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“Judit has overcome the leukaemia treatment better thanks to the connections with the school”

Learn about the story of a patient at the SJD Barcelona Children’s Hospital who, despite having lymphoblastic leukaemia, managed to stay on at her school for more than one year.

Published in:
12 December 2018
One of the SJD Barcelona Children’s Hospital leukaemia patients in the day hospital.
Judit during a Skype call with her classmates from the Day Hospital.
https://www.sjdhospitalbarcelona.org/sites/default/files/u1/Sala_premsa/Noticias/2018/pacient-leucemia-escola-hospital-sant-joan-de-deu.jpg

Judit is 8 years old and was diagnosed with childhood acute lymphoblastic leukaemia in July 2017. In a matter of weeks, her disease progressed from medium- to high-risk, for which she had to begin a chemotherapy treatment supervised by the SJD Barcelona Children’s Hospital’s Oncology and Haematology team. Chemotherapy is one of the normal treatments for paediatric leukaemia patients, although nowadays there are also other treatment options. The therapy, which was generally given at the Day Hospital, meant that the patient had to leave her school in Puig-Reig and temporarily move to her aunt’s house in Barcelona to be close to the hospital.

One of Judit’s main concerns when the whole process began was that she would not be able to go to school and would be missing out on her education while also being separated from her classmates. Ana, her mother, who is also a teacher, was mainly worried about her daughter’s health, although she understood her child’s concerns for wanting to continue with her normal routine.

"In September 2017, when she started going to school, we went to talk with her tutor, who came up with the idea of making brief Skype calls using our phone or tablet", explains the patient’s mother. "Judit started a fairly aggressive chemotherapy cycle, and despite feeling rough from time to time, connecting with the class always served as something of a distraction for her. There were only a few fays where she felt really bad and took a short break", remembers Ana. The drug cycles allowed her to feel progressively better.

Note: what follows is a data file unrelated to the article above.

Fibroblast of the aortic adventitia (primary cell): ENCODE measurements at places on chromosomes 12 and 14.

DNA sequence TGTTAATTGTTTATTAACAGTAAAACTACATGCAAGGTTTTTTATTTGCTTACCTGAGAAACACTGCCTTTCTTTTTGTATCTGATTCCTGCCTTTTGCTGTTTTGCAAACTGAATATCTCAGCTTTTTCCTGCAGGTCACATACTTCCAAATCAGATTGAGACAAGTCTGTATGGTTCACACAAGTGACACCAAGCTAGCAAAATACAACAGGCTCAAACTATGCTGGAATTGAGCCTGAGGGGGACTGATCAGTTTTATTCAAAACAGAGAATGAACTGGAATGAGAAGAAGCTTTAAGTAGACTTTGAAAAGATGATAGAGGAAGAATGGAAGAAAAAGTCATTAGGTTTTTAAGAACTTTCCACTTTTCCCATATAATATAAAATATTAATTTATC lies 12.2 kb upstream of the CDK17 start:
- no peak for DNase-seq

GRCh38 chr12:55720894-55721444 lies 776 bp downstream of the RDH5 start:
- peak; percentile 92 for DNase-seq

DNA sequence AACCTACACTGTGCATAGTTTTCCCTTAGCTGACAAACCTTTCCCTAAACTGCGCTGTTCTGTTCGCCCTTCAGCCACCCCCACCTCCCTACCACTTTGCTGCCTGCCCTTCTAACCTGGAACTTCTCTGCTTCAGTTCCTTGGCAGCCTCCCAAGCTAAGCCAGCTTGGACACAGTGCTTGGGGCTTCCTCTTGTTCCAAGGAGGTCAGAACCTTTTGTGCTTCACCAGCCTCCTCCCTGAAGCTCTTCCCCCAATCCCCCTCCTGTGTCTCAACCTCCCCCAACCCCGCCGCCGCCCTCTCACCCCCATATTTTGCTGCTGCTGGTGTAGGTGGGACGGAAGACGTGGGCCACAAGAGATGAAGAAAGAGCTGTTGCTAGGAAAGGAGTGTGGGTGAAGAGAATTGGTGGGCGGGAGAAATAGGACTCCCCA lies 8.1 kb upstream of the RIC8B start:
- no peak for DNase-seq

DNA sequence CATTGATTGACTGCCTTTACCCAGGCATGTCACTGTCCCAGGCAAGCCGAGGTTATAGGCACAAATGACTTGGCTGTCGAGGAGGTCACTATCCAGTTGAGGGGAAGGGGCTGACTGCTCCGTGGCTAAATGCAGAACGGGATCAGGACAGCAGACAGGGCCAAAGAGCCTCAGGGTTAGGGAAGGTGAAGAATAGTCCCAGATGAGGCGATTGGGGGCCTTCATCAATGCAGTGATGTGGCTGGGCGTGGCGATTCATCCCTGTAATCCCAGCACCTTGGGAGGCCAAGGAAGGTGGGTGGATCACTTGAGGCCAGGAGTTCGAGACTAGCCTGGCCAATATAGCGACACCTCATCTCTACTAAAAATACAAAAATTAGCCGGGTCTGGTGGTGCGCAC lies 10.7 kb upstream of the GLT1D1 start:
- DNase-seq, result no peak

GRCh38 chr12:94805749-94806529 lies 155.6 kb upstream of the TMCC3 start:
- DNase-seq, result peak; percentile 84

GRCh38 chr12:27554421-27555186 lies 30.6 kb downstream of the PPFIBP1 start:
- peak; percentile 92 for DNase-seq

Participating in the classroom from hospital

After the first few brief connections using the classroom’s computer, the Parents' Association decided to install a camera in the ceiling, allowing Judit to see the entire class, plus a projector so that her classmates could also see her. The school subsequently started to use a tripod camera that could be moved around the classroom. This allowed her to see the whiteboard, move virtually around the classroom and participate  in group activities.

During treatment, Judit eventually needing 7 relatively long (at least two weeks) periods of hospitalisation. However, the online connections allowed her to keep up to date with her education and to stay in touch with her friends. The patient connected with the school when she was admitted to hospital, when she was receiving treatment in the Day Hospital and when she was at her aunt’s in Barcelona.

The Alfred Mata School considered the site as an opportunity to work on a cancer project, touching on all the related aspects: health, the use of technology, participation in supportive activities and the economy (selling Candela bracelets or holding a "hot chocolate gathering", for example). The in-hospital teachers of the La Magnolia Hospital School provided support to the initiative from the outset and monitored the patient, who sat exams remotely and participated in virtually all the school activities. This education plan won the 2017 Baldiri Reixach education prize, being considered an innovative initiative that has inspired new projects. It also generated interest in the media and was covered in news articles in the printed press and was also featured on television  in Catalonia.

Getting back to attendance-based classes

In November, Judit started to receive maintenance chemotherapy for her leukaemia, as her condition had progressively improved. She still has to go to hospital for check-ups, treatment and follow-up, but her physicians now feel that the patient can go back to school with relative normality. 19 November was her first day back after many months, and her classmates held a welcome-back party for her. Her first classes only lasted a few hours, but now the student-patient can remain at school all day.

"Judit hasn’t needed to adapt to her return to school since, despite her disease, she never really left it", explained her mother. Even when her hair started to fall out because of the disease, all the children saw it happen progressively – it was not something strange or shocking. They have all learnt about leukaemia from Judit, and while Judit will continue to receive maintenance treatment for a further school year, she will be able to continue learning alongside her classmates, both inside and outside the classroom.

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“Judit has overcome the leukaemia treatment better thanks to the connections with the school”